You may have noticed that I enjoy a good play on words. Particularly, the pun-intentional kind. This wasn’t always the case, and my typical response to puns involved an eye-roll and/or headshake. After years of watching my human cackle at her own pun-intended jokes, I started to think there might be something to these.
Many have argued against this form of banter, dubbing it the lowest form of wit. This title has also been reserved for sarcasm—another language my human is fluent in. Either way, this is not looking good for either of us. Still, I remain pun-fazed by the critics who I believe simply don’t “get it”.
To fully appreciate the mastery of a good pun, both sides, or hemispheres, of the brain are involved. A research study showed that the left and right hemispheres of the brain play different roles when it comes to interpreting puns. To do this, they presented the research participants with images of a pun to either the left or right visual field, and measured their reaction time, that is, how long it took them to understand the joke. Images presented in the left visual field are processed in the right hemisphere of the brain and vice versa.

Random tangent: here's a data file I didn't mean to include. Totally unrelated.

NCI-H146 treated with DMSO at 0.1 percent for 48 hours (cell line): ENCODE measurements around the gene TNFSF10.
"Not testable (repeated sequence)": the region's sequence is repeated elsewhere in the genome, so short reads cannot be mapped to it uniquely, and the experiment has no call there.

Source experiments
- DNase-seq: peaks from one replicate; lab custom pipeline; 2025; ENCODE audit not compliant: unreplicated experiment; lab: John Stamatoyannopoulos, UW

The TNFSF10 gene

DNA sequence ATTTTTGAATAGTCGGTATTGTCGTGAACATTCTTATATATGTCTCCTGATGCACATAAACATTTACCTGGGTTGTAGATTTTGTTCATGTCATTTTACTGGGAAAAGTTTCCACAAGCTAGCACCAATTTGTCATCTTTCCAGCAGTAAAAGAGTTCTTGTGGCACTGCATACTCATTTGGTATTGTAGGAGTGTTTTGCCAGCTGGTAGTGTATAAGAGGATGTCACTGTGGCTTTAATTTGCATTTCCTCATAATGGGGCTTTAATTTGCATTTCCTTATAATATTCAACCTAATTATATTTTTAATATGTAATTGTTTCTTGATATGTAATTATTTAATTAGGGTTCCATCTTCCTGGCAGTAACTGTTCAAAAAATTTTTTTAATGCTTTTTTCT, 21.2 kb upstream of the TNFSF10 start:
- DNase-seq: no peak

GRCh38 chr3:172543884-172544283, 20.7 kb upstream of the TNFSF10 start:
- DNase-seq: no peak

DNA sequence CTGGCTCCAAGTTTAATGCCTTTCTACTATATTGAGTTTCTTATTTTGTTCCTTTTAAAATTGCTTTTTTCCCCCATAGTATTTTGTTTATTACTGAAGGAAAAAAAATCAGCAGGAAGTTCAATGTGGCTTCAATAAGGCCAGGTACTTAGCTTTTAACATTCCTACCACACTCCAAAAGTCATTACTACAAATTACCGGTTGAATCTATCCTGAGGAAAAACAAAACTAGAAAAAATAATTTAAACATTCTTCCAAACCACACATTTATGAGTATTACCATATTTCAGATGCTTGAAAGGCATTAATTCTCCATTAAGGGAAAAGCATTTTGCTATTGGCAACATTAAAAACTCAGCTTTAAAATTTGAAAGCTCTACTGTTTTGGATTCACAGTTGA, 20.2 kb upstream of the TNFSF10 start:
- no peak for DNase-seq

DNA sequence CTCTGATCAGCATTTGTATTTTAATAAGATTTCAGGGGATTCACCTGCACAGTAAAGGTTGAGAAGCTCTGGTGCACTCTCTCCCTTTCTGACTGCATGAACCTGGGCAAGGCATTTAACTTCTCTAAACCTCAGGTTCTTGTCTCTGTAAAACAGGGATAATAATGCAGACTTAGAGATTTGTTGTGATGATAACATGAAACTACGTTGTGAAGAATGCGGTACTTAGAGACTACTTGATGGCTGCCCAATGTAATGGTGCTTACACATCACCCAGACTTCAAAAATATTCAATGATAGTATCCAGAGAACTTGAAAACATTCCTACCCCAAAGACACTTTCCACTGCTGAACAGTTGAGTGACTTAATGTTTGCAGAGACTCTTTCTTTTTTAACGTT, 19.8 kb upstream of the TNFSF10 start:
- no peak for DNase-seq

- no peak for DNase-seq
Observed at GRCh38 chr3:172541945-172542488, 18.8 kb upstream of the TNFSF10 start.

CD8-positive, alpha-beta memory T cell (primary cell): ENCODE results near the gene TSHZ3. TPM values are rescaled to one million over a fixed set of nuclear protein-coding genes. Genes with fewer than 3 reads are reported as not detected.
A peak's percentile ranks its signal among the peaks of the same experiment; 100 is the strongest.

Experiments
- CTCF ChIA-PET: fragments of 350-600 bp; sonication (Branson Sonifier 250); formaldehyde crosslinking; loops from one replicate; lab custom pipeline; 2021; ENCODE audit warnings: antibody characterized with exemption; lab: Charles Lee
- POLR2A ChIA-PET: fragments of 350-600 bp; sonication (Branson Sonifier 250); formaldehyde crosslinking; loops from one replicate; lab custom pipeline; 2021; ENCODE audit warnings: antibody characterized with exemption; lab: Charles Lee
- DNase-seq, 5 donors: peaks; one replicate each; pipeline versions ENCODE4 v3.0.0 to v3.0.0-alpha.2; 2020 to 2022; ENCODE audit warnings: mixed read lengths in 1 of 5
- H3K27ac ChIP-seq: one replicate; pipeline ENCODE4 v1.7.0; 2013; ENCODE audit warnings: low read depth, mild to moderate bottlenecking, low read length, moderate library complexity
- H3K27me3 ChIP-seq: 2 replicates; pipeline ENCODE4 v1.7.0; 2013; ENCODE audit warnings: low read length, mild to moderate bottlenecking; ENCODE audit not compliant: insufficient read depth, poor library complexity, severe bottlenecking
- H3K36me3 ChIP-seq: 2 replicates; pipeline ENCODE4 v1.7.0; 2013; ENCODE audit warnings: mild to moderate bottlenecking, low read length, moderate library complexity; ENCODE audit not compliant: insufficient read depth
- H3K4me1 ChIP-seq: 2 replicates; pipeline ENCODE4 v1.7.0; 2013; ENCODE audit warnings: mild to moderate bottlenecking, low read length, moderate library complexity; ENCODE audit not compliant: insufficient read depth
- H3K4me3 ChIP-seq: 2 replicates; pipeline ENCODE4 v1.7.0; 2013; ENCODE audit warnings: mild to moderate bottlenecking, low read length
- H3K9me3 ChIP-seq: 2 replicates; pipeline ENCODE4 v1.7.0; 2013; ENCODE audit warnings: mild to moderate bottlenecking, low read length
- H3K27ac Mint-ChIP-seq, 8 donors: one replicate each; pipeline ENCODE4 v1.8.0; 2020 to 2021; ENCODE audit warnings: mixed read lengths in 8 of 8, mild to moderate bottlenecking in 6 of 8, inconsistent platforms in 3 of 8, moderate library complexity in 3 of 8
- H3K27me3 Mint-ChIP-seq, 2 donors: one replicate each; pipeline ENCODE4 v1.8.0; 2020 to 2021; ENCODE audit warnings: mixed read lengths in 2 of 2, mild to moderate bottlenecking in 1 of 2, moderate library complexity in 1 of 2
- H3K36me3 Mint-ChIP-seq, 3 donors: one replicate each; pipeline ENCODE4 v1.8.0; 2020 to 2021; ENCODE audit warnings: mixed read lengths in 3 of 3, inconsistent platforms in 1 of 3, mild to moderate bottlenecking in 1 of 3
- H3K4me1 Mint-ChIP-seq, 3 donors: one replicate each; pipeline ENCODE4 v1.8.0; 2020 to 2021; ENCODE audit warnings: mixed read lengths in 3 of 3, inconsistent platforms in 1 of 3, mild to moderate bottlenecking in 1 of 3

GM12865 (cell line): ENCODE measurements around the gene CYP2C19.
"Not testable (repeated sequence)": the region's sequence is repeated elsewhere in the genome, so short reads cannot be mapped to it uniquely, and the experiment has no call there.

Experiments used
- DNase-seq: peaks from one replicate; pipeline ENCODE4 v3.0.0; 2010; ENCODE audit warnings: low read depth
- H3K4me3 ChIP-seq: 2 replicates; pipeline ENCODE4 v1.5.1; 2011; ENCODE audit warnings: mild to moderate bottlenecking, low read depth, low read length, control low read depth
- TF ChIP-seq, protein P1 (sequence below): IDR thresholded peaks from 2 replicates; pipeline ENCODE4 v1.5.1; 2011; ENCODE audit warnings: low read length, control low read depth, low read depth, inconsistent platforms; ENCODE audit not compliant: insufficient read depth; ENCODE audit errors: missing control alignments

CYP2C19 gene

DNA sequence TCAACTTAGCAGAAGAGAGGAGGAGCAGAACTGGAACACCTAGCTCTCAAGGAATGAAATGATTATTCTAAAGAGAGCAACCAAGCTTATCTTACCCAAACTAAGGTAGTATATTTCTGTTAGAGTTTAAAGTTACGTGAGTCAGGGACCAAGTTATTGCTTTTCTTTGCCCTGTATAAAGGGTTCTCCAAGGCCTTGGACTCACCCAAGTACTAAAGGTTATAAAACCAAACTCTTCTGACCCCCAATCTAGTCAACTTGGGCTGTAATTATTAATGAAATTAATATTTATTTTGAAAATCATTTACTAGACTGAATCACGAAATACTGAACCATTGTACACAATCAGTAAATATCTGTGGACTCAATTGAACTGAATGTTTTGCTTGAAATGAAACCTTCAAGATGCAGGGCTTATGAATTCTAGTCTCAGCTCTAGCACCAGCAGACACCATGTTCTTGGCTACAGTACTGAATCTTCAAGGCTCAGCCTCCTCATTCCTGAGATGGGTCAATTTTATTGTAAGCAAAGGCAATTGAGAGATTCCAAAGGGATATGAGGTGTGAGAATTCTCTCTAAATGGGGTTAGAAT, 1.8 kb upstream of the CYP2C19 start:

The study showed that the images presented on the right visual field produced a faster reaction time. Therefore, the left hemisphere of the brain responds first, taking the lead in processing the language used in the pun. The right hemisphere of the brain, typically involved in creativity, then recognizes that the words have a pun-expected meaning. This helps us interpret the joke. Essentially, every time I make a punny joke, I’m simply demonstrating the ability to use the left and right hemispheres of my brain effectively.
Full disclosure: constant punning and tongue-in-cheeking can be a sign of brain damage. This is a condition called Witzelsucht (joke addiction in German) and it’s no laughing matter. This can be a side-effect of damage to the frontal lobe of the brain and can lead to a tendency to make puns and tell inappropriate jokes. This may sound like a few people you know—my human in particular. However, this condition is very rare and these patients are often unaware of their actions. This is certainly not the case for my human, as I’m sure she’s perfectly aware of how inappropriate she can be. So, there’s no need to pun-ic.